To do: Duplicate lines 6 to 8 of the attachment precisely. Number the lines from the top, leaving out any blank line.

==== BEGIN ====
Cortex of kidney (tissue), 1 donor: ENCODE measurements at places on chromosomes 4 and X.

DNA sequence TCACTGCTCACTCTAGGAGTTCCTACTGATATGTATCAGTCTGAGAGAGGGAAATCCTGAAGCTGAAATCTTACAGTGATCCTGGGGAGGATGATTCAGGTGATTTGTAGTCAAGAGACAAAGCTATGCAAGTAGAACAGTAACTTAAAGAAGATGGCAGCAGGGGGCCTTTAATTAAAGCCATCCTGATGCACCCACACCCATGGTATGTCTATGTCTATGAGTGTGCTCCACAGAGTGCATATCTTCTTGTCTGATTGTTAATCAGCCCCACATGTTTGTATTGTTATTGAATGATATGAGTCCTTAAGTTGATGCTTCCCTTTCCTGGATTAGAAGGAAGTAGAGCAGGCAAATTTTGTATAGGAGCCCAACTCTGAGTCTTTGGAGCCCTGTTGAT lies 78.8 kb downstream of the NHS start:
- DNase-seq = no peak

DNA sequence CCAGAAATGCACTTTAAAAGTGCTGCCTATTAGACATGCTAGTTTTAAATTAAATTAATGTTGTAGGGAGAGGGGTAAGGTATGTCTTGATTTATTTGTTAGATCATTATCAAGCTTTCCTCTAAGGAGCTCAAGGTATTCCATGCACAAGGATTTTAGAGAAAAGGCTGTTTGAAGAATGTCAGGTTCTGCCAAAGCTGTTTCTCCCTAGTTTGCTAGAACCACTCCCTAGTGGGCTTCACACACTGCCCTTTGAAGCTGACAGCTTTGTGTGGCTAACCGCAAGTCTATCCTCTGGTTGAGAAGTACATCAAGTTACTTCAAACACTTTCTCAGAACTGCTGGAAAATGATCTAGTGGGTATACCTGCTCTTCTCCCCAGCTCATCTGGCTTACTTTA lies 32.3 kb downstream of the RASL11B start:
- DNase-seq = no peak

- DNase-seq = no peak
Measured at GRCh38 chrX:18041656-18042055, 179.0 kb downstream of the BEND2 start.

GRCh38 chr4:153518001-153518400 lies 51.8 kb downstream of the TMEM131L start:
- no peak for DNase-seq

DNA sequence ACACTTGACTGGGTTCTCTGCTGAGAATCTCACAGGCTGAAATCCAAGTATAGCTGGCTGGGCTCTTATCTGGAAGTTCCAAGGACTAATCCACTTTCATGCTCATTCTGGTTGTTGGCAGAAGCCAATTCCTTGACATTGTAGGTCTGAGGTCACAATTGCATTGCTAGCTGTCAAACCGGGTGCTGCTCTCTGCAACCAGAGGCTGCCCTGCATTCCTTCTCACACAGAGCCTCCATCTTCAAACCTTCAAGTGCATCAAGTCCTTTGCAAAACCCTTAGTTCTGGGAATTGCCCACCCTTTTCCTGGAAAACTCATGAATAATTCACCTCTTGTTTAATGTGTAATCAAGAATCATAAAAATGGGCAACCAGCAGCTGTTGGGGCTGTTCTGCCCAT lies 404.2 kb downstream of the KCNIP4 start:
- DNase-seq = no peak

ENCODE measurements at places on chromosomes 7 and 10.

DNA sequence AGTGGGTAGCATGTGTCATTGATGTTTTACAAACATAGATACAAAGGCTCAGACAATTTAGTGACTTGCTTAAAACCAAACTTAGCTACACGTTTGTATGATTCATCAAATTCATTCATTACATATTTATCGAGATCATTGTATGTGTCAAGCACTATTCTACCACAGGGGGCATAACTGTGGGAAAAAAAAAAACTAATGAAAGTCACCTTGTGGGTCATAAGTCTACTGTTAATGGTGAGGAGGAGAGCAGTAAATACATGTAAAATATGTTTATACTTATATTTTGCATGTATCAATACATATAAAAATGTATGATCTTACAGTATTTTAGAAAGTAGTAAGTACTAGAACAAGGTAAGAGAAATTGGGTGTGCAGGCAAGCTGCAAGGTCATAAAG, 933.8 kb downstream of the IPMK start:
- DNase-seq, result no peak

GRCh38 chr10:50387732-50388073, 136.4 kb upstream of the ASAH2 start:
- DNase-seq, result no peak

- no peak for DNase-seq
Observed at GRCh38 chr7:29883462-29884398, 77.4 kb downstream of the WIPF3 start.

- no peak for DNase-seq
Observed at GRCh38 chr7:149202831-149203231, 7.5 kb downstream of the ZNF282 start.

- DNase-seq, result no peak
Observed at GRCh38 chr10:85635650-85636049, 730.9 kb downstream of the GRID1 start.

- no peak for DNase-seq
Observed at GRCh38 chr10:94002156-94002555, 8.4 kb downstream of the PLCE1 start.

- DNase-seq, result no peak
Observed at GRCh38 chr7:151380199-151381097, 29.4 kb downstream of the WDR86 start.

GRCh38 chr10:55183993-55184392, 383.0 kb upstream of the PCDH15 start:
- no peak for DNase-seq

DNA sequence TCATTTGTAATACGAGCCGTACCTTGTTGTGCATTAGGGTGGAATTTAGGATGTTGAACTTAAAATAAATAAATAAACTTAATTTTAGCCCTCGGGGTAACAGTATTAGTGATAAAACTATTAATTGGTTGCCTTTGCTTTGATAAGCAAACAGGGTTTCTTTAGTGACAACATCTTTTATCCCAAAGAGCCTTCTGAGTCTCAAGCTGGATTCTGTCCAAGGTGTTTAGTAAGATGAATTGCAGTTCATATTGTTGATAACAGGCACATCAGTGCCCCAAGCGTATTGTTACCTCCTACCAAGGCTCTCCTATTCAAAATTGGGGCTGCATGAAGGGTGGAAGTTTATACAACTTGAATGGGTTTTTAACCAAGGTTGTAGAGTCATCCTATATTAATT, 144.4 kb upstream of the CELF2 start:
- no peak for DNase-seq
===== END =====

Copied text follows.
- DNase-seq = no peak
Measured at GRCh38 chrX:18041656-18042055, 179.0 kb downstream of the BEND2 start.

GRCh38 chr4:153518001-153518400 lies 51.8 kb downstream of the TMEM131L start: